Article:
Returning to school. Black Press Media file photo.

School district hopes federal funding can be spent on remote learning option

Federal funding could mean an extra $9 million for the Central Okanagan School District

The federal government may have opened up the opportunity to offer remote learning options for students in the Central Okanagan School District this fall.

Earlier this week, Prime Minister Justin Trudeau announced $2 billion in funding for provinces to enhance safety precautions at schools with students returning to class amid the COVID-19 pandemic.

Moyra Baxter, chair of the Central Okanagan Board of Education, said B.C.’s share of that money would be about $245 million, which is allotted based on student population would mean about $9 million in additional funding for the school district.

Baxter said since the province already provided funding earlier this summer for instituting public safety protocols in schools, Baxter believes additional funding could serve to enhance the remote learning option, which was offered in June but was not planned for the 2020-21 school year.

“If the school district gets this new funding and is allowed to spend it as we see fit, then it could provide funding to hire more teachers to offer a remote learning option,” Baxter reasoned.

READ MORE: Central Okanagan School District unveils back to school plan

She noted Education Minister Rob Fleming appears to have opened the door slightly for reviving the remote learning option as parents raise concerns about the safety of their kids returning to class and teachers advocate for smaller class sizes.

Leading the push for remote learning has been the Surrey Parents District Advisory Council, saying a flexible hybrid model option would allow students to transition easily back to the classroom when they and their families feel it is safe.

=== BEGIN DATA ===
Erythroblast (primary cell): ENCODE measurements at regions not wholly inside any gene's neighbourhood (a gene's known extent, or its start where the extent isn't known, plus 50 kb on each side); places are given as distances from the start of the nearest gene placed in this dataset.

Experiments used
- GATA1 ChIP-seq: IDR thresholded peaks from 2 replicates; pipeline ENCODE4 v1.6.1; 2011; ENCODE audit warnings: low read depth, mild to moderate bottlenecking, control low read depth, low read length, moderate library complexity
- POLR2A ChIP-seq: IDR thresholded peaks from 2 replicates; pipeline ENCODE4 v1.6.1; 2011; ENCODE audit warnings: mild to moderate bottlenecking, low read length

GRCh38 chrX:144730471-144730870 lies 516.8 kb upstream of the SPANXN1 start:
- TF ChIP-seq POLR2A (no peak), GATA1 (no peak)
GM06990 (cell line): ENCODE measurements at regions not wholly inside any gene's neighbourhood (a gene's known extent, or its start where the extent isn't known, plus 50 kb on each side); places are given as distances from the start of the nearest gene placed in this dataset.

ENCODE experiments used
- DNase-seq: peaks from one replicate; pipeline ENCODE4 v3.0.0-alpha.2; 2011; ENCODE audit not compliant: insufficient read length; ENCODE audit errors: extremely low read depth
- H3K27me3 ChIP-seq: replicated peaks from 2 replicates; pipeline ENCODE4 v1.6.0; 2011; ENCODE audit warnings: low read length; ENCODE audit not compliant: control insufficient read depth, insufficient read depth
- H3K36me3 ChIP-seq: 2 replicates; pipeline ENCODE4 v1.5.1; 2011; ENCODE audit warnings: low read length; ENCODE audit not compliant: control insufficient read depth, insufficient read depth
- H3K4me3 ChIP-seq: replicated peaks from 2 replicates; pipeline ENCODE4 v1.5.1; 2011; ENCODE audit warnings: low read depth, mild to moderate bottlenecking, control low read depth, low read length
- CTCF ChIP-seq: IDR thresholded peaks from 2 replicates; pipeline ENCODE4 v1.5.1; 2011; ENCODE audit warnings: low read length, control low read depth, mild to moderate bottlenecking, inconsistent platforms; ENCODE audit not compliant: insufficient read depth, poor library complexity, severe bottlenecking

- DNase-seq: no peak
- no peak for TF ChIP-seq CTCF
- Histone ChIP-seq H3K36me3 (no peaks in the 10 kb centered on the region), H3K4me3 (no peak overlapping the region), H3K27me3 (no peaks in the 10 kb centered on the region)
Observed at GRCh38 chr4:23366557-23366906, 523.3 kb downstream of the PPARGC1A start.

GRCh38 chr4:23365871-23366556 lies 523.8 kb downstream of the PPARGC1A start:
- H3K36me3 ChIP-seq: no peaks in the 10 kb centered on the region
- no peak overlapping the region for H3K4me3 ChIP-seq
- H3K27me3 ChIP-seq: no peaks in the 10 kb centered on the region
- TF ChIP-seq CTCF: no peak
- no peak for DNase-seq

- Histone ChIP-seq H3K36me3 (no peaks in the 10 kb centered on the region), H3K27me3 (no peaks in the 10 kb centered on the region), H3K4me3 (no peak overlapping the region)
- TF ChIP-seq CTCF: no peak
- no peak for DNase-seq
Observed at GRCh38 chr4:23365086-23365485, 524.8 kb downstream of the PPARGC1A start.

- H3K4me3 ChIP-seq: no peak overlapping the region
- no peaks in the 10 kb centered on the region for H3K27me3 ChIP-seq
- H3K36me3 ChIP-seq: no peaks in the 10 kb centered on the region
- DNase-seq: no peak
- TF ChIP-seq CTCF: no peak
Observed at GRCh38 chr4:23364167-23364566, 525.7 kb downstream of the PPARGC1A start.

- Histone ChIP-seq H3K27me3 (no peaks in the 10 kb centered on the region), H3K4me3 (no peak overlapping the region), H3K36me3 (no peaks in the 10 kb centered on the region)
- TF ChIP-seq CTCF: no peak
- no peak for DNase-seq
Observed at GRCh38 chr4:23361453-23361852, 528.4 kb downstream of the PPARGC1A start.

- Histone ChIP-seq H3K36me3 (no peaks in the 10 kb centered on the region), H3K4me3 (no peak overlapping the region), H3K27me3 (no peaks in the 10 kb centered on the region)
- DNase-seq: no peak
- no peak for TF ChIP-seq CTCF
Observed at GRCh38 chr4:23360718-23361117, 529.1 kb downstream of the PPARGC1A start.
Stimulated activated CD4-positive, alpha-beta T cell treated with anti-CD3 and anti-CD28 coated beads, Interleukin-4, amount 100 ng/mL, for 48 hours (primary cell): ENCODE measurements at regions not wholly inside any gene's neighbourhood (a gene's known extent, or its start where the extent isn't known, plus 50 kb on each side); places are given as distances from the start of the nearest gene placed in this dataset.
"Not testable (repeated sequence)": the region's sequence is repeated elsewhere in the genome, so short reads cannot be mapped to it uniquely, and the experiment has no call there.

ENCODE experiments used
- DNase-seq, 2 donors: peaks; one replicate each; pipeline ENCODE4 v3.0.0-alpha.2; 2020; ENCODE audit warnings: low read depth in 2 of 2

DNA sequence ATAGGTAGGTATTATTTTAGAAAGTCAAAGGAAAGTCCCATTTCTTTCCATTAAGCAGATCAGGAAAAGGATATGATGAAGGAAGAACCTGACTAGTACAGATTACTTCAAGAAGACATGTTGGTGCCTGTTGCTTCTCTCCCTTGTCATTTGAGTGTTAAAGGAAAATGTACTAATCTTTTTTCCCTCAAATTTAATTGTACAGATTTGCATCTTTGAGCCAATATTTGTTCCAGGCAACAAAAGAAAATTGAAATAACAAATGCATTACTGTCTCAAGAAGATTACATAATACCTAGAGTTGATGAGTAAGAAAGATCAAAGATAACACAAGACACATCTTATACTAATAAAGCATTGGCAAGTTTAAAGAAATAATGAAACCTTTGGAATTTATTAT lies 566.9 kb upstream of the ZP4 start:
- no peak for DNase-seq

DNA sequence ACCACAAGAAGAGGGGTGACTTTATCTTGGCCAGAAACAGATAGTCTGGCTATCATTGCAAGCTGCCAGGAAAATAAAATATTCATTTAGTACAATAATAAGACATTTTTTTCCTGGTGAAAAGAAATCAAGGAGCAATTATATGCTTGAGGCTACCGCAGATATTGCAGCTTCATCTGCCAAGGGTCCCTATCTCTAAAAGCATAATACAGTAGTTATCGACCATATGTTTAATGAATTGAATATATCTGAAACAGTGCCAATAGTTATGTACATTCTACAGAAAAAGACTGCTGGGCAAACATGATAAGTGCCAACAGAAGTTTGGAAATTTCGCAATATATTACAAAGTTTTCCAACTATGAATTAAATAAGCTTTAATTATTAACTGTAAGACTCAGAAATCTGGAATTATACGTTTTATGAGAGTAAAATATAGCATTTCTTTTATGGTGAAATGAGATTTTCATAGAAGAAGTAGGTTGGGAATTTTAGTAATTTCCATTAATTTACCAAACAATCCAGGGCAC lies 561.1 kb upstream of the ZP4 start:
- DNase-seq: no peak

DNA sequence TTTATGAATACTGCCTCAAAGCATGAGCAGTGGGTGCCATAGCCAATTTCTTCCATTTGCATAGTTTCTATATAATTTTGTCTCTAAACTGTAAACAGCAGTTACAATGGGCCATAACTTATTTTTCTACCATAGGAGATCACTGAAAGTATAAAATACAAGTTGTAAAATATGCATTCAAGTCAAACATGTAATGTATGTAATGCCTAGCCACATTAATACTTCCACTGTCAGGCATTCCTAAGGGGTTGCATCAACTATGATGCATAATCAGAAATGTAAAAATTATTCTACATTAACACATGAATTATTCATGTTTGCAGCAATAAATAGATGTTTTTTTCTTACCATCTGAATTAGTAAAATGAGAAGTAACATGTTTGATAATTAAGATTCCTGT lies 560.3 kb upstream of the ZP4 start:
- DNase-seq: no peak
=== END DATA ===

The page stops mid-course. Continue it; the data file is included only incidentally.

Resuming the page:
All this has left Central Okanagan School District administrative officials scrambling to establish safety protocols for students returning to class on Sept. 10.

“We have never encountered anything like this for a September school opening before. Our staff have been working around the clock to prepare for the return of students,” Baxter said.

Due to demand for attendance that exceeds the ability to conduct these sessions under provincial health and safety guidelines compiled with the significant demand for an online public information session and the new funding revealed by the federal government forced the cancellation of the planned parent meetings this week.

Instead, the school board will hold a special meeting Wednesday, Sept. 2, at 6 p.m., to address questions submitted by parents.

Baxter said she understands that parents are worried about the safety of their children, and she has heard an earful, not always expressed in a pleasant manner, about how the situation is being handled.

“It’s OK to be anxious about all this. Nobody with any sense would not feel anxious,” she said.

She reiterated the school district is strictly following the safety mandates set up by the provincial government and Interior Health Authority to meet the approval of kids returning to school.

“We have already spent all the money we need to on cleaning supplies and that sort of thing. If remote learning is going to be offered, we need the flexibility to get this money and use it to hire more teachers to offer remote learning,” she said.

“If the answer is no, then I am not sure how much more we can do with remote learning at this point without hiring more teachers. One thing we know is with kids coming back to school, we know teachers can’t teach classes and at the same time provide remote learning classes.”

Baxter said school districts have long offered alternative learning options for students, but lately, those options are being confused with the concept of remote learning.

Homeschooling, distance learning and hospital homebound program funding are provided for parents, where students stay connected to the school system but don’t or can’t because of health or isolation reasons attend class.

“With remote learning, there is a connection to the teacher which was what happened in April through June, but that program is not being offered at this point. That connection is not there because teachers are back to teaching classes, ” she said.

READ MORE: B.C. dads file suit against province over back-to-school COVID plan

At the Sept. 2 school board meeting, there will be a presentation that summarizes the school restart plan and the staff and student safety plan for the district.

The presentation will address frequently asked questions and comments submitted by local residents. The meeting will have an opportunity for the community to submit questions during the meeting that have not been addressed.

Please submit your questions or comments that you would like addressed at the meeting here online to https://www.surveymonkey.ca/r/2BFHFRV. The submission deadline is Sunday, Aug. 30.

The meeting can be accessed online on Wednesday at https://sd23.zoom.us/j/64639779317.

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